Good info,now i know about Neon Tetra Fish.

The first key indicator of Neon Tetra Disease in your aquarium is restlessness of infected fish.
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In 1996, I tried I think four neon tetras in my 10 gallon tank which had a paradise fish and a fewother fish in it at the time. The neons all died within a week (no other fish died). I have no ideawhy. Never before have fish died so quickly and with no apparent reason. My water is very soft. Perhaps one of the other fish stressed them or they came in with a disease that killed them andnot the other fish in the tank.
Neon Tetras are peaceful tropical fish and best kept in schools of 6 or more.
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The Neon Tetra is a well-known breed of tropical fish originating in the South American waters. They are popular for their opalescent hues, and are also extremely famous among the fish aquarium hobbyists around the world. They fall under the small group of fishes (but not to be confused with black neon tetra, gold neon tetra, yellow neon tetra, diamond head neon tetra or cardinal tetra), and make great pets for beginners and new enthusiasts, adding color and activity to the aquarium. Neon Tetra Disease is highly contagious due to the way it is communicated between fish species.
Photo provided by FlickrNeon tetras are an incredibly beautiful species of tropical freshwater aquarium fish.
Photo provided by Flickrneon fresh water fish pics | Gold Neon Tetra, (Paracheirodon innesi) Species Profile, Gold Neon ...
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The Neon Tetra is an extremely popular aquarium fish. It is sturdy and inexpensive and is often one of the first fish species purchased by beginner aquarists. A shoal of brightly decorated Neon Tetras will add colour as well as activity to the aquarium. Since the Neon Tetras stay quite small and have a peaceful temperament, they are often found in small community aquariums. The Neon tetra is an extremely popular aquarium fish, especially among beginner aquarists. Over 1.5 million Neon tetras are imported to the United States alone – each month! It can be tricky to breed in captivity for hobby aquarists, but professional breeders that produce immense quantities of Neon tetra exist in several countries world wide. If you purchase Neon tetras in the United States, the chance is high that they hail from Thailand, Singapore or Hong Kong. Wild caught Neon tetras from Brazil, Colombia and Peru are however also still available in the trade. The Neon tetras belongs to the genus Paracheirodon in the family Characidae. This makes it closely related to other popular aquarium fishes like the Cardinal tetra (Paracheirodon axelrodi) and the Green Neon tetra (Paracheirodon simulans). The less commonly kept Black Neon tetra (Hyphessobrycon herbertaxelrodi)is however a more distant relative since it belongs to another genus within the family Characidae; the genus Hyphessobrycon.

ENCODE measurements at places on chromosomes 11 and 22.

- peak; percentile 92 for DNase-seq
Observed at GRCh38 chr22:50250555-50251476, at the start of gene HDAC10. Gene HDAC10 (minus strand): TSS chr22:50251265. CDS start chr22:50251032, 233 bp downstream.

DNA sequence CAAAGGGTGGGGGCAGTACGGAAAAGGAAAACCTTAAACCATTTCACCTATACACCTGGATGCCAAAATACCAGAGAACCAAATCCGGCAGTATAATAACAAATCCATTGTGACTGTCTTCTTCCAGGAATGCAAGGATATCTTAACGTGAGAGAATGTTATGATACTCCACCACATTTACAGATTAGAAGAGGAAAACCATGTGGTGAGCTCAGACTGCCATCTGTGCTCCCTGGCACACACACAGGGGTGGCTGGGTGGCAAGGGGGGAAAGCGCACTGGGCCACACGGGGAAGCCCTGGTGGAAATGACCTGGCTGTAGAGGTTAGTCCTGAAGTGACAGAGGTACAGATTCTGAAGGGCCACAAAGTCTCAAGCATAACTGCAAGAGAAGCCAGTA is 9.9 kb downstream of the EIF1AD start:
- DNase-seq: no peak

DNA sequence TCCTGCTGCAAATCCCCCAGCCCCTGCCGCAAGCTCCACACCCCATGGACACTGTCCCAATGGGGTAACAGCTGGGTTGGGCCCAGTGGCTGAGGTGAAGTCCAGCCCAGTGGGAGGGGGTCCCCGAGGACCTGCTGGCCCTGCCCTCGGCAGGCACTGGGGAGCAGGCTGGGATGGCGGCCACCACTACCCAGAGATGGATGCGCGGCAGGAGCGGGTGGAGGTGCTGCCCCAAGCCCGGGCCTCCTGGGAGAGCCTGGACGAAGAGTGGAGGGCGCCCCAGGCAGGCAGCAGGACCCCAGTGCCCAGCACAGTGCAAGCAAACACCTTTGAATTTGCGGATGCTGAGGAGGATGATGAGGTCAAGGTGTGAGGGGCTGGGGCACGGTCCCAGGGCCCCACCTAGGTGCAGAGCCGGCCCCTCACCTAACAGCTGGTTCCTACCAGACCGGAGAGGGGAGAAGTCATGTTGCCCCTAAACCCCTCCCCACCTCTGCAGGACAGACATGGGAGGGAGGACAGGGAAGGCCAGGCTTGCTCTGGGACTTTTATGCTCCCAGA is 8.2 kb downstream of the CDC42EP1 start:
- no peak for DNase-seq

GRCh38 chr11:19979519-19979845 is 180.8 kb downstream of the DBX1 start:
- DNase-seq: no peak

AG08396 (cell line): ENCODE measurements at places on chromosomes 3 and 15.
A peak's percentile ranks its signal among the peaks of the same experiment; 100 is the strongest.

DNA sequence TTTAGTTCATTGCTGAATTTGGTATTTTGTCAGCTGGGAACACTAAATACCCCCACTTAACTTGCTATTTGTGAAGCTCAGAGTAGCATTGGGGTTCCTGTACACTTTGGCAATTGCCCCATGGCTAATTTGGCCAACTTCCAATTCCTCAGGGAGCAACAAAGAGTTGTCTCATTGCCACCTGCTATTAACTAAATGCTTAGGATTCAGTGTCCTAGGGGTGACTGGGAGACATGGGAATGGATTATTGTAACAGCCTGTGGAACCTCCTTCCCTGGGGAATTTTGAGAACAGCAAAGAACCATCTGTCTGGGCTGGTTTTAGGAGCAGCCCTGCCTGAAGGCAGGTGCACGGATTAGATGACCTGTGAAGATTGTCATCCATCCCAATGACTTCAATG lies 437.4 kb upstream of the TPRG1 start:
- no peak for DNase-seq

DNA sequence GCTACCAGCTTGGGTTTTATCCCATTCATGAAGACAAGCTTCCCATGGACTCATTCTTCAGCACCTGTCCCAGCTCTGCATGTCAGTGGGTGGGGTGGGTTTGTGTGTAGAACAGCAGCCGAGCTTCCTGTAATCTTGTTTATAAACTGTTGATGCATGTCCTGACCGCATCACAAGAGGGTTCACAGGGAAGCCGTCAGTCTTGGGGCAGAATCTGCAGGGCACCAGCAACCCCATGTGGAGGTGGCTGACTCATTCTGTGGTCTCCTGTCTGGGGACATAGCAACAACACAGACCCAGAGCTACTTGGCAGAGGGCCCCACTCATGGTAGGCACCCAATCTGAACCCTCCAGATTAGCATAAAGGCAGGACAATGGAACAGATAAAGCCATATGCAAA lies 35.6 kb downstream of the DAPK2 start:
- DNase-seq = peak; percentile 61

All members of the genus Paracheirodon are native to the Neotropic ecozone in northern South America and their bodies are decorated with a characteristic sparkling blue lateral line. They are often kept together in planted community aquariums with soft, acidic waters and tropical water temperatures. The Neon Tetra fish is one of the most attractive of all the readily available tropical fishes. The neon tetra has been getting a bad reputation in recent years for the difficulty in keeping them alive in the home aquarium. This bad reputation could be attributed to the increasing public demand and the methods by which breeders are meeting those demands by the inbreeding of this once hardy tropical fish.The Neon Tetra is a pelagic freshwater fish native to tropical parts of northern South America. The Neon tetra originates from westerns Brazil, south-eastern Colombia and eastern Peru and wild Neon Tetras can be found in the headwaters of the River Amazon, Tiger, Napo and Yarapa. It is present in both blackwater and clearwater stream tributaries. You can however not find Neon tetras in the whitewater rivers that run from the Andes. The Neon Tetras have bright colours and an iridescent stripe in order to be visible in dark blackwaters. The Neon Tetra is often mixed up with the Cardinal Tetra, since they both feature striking red and blue stripes. The Cardinal Tetra is even sometimes referred to as “Red Neon Tetra” in everyday language, even though it is in fact a separate species and not a colour variation of the Neon Tetra. Distinguishing these two species from each other is however not difficult at all if you know what to look for. Under the sparkling blue stripe, you will see a red lateral stripe in both species. If this red strip ends roughly halfway from the nose of the fish, you are looking at a Neon Tetra. If the striping instead continuous much longer, you are looking at a Cardinal Tetra. The name Cardinal Tetra is derived from the long, red robes worn by cardinals and these robes do not end half-way.